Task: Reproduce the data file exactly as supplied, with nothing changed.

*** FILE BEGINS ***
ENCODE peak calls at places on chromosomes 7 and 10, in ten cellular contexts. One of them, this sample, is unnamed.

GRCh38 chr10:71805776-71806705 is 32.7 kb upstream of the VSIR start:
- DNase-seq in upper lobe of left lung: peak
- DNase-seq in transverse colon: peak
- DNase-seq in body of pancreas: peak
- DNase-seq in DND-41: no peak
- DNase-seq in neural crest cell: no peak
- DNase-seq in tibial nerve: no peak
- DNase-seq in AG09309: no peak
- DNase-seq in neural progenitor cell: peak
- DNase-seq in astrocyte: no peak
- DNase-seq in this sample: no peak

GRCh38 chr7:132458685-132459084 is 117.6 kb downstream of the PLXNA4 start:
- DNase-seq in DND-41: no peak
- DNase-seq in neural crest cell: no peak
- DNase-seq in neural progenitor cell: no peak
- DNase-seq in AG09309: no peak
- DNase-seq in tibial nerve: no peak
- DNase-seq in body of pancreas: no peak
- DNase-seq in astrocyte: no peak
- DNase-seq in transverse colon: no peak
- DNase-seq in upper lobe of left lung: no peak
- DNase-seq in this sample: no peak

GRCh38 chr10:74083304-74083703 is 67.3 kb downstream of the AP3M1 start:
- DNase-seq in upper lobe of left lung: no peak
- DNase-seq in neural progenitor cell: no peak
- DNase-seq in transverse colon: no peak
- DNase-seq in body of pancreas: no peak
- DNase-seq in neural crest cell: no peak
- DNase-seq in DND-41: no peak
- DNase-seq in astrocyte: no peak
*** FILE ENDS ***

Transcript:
ENCODE peak calls at places on chromosomes 7 and 10, in ten cellular contexts. One of them, this sample, is unnamed.

GRCh38 chr10:71805776-71806705 is 32.7 kb upstream of the VSIR start:
- DNase-seq in upper lobe of left lung: peak
- DNase-seq in transverse colon: peak
- DNase-seq in body of pancreas: peak
- DNase-seq in DND-41: no peak
- DNase-seq in neural crest cell: no peak
- DNase-seq in tibial nerve: no peak
- DNase-seq in AG09309: no peak
- DNase-seq in neural progenitor cell: peak
- DNase-seq in astrocyte: no peak
- DNase-seq in this sample: no peak

GRCh38 chr7:132458685-132459084 is 117.6 kb downstream of the PLXNA4 start:
- DNase-seq in DND-41: no peak
- DNase-seq in neural crest cell: no peak
- DNase-seq in neural progenitor cell: no peak
- DNase-seq in AG09309: no peak
- DNase-seq in tibial nerve: no peak
- DNase-seq in body of pancreas: no peak
- DNase-seq in astrocyte: no peak
- DNase-seq in transverse colon: no peak
- DNase-seq in upper lobe of left lung: no peak
- DNase-seq in this sample: no peak

GRCh38 chr10:74083304-74083703 is 67.3 kb downstream of the AP3M1 start:
- DNase-seq in upper lobe of left lung: no peak
- DNase-seq in neural progenitor cell: no peak
- DNase-seq in transverse colon: no peak
- DNase-seq in body of pancreas: no peak
- DNase-seq in neural crest cell: no peak
- DNase-seq in DND-41: no peak
- DNase-seq in astrocyte: no peak